California “Stop and Frisk” Law
The Fourth Amendment of the United States Constitution protects you from all unreasonable searches and seizures. This means it is illegal to be searched by a law enforcement officer without probable cause. However, there are exceptions to these laws. So when can you be legally searched?
“Stop & Frisk” Defined
Stop and frisk laws stem from the Fourth Amendment of the Constitution, which protects citizens from unlawful searches and seizures. California law explains that law enforcement may temporarily detain a suspect, without an arrest warrant, under the following circumstances:
- They have “reasonable suspicion” that you have been involved in criminal activity.
- They are justified in believing that you may be armed and dangerous and must perform a pat-down of your person.
What is Reasonable Suspicion?
Reasonable suspicion allows police to stop and “pat down” anyone they suspect may be committing, have committed, or are about to commit a crime. Their suspicion alone is what permits them to stop you and search you.
Reasonable suspicion is based on observable conduct and/or information.
To perform a lawful stop of your person in the first place, police must have reasonable suspicion that you have or are about to commit a crime. Here’s an example:
Police observe a man dressed in black sitting in a car by himself in a known high crime area. Multiple people come up to the car window, exchange something with the man, and walk away. The driver then gets out of the car and begins to walk down the street.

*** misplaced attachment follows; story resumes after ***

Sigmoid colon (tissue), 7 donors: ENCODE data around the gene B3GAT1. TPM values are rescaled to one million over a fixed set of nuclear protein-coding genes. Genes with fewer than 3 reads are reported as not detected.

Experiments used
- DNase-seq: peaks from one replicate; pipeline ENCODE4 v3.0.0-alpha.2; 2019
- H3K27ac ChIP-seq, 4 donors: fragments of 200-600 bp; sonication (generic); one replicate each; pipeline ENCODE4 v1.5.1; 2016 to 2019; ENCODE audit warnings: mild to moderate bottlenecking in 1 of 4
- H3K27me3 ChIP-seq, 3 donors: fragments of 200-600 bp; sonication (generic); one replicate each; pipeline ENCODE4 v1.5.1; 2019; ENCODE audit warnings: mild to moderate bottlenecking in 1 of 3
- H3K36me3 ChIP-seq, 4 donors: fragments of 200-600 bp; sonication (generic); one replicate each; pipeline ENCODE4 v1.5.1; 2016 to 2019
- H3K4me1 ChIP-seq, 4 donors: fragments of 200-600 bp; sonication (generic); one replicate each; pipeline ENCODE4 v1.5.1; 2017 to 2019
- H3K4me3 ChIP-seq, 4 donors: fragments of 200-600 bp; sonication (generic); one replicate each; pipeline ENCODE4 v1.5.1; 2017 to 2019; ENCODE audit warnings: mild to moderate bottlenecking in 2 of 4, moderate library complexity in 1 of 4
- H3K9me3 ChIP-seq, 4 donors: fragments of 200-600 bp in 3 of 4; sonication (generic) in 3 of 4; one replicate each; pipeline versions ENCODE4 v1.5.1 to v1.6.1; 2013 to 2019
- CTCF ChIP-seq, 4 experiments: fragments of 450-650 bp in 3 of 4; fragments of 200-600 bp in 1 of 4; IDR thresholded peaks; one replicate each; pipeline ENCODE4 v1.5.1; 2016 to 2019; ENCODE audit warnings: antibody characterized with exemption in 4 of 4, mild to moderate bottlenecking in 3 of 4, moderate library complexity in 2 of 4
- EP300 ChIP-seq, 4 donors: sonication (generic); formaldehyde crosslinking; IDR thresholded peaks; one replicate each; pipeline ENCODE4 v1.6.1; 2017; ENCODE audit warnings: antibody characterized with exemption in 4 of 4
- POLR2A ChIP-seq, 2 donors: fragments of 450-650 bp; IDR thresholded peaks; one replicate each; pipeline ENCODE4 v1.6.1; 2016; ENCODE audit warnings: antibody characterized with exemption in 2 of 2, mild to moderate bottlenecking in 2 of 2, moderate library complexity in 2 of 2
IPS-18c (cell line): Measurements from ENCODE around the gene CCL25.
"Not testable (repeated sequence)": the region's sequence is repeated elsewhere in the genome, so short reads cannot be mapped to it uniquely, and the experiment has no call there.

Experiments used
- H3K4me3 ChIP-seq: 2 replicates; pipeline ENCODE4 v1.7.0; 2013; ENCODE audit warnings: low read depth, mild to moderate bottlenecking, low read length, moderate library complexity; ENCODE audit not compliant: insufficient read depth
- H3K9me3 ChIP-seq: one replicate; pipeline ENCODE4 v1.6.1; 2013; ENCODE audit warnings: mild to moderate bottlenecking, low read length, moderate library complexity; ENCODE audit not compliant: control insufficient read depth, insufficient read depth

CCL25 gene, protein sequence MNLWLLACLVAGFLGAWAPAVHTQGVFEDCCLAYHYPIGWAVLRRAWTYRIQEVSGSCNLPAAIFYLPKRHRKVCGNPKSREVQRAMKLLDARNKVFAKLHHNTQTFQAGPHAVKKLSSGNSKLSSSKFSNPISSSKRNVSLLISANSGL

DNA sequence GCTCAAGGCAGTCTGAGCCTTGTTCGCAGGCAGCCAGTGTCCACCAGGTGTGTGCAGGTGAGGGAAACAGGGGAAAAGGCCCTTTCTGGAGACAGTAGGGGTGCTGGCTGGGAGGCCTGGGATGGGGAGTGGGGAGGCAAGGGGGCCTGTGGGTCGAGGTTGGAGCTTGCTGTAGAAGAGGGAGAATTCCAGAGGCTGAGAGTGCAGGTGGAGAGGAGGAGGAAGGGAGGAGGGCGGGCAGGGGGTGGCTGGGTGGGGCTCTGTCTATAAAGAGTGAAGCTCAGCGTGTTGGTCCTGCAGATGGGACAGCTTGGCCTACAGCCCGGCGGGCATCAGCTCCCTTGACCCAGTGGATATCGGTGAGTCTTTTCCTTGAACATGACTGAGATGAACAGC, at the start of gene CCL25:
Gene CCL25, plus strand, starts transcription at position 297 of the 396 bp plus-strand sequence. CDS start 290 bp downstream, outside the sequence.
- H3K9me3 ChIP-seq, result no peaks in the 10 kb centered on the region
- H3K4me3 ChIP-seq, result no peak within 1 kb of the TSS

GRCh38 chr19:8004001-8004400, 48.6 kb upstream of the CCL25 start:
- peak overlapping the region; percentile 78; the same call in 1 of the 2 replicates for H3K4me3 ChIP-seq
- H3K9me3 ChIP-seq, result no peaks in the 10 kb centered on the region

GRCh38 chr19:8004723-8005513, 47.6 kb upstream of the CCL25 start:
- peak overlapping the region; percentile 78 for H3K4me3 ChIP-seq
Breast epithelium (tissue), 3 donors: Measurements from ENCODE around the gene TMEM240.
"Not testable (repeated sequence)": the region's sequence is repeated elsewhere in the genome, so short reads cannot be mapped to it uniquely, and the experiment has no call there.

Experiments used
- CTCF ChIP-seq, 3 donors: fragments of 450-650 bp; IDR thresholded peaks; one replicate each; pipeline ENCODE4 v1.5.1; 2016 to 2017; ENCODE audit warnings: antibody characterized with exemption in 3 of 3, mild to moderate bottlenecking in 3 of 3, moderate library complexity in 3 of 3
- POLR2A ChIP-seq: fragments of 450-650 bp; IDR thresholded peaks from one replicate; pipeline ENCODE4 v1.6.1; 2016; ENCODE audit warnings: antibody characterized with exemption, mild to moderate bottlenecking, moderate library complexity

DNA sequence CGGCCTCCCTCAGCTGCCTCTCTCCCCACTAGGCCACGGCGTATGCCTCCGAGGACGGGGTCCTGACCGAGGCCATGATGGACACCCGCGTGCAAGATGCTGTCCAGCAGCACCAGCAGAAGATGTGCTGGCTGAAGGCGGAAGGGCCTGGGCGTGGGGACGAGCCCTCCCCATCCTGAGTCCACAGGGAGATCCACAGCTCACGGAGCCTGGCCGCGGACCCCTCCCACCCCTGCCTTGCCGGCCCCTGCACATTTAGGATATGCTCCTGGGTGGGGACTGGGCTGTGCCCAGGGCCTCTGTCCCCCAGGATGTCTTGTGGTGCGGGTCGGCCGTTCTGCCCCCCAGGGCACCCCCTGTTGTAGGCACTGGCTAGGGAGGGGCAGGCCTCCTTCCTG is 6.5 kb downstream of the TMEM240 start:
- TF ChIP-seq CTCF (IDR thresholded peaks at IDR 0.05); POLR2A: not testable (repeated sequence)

Under these circumstances, based on the ruling in Terry v. Ohio, it would likely be lawful for police to detain the man and perform a pat-down of his outer clothing to ensure he was not armed with a dangerous weapon or in possession of a controlled substance that he is selling.
Because of the court case that legalized stop and frisk interactions, Terry v. Ohio, the stop can also be called a “Terry stop.”
Rights during a Stop & Frisk in CA
An unlawful stop and frisk, or Terry stop, is a serious civil rights violation. If the police did not have grounds to stop you in the first police, any subsequent evidence they found, as a result, may not be admissible in a court case against you.
If police stop you for suspicion of committing a crime, you do not have to identify yourself under California law. You can find out if police have reasonable suspicion by asking if you are free to leave or if you are being detained. If law enforcement says you are being detained on suspicion of breaking the law, refusing to ID yourself may prolong the detention.
As briefly mentioned above, if you are stopped, and police feel they have reasonable suspicion to pat you down, then you have been part of a Terry stop.
Once this occurs, if you have something on your person that leads to an arrest (i.e. an illegal substance, a gun that is not registered, a stolen gun, etc.), the first thing to do after you are arrested is to contact an experienced criminal defense attorney.
From there, your attorney can argue in court that the stop was not reasonable or legal in the first place. If they are successful, the evidence collected from you is ruled inadmissible.
Inadmissible evidence is evidence that cannot be used in court against you when trying to convict you of a crime.
Though it sounds easy enough, the arguments that must be made in order to be successful can be confessing and very open to interpretation under the law. Therefore, it is advised to retain an experienced criminal attorney if you find yourself in this position.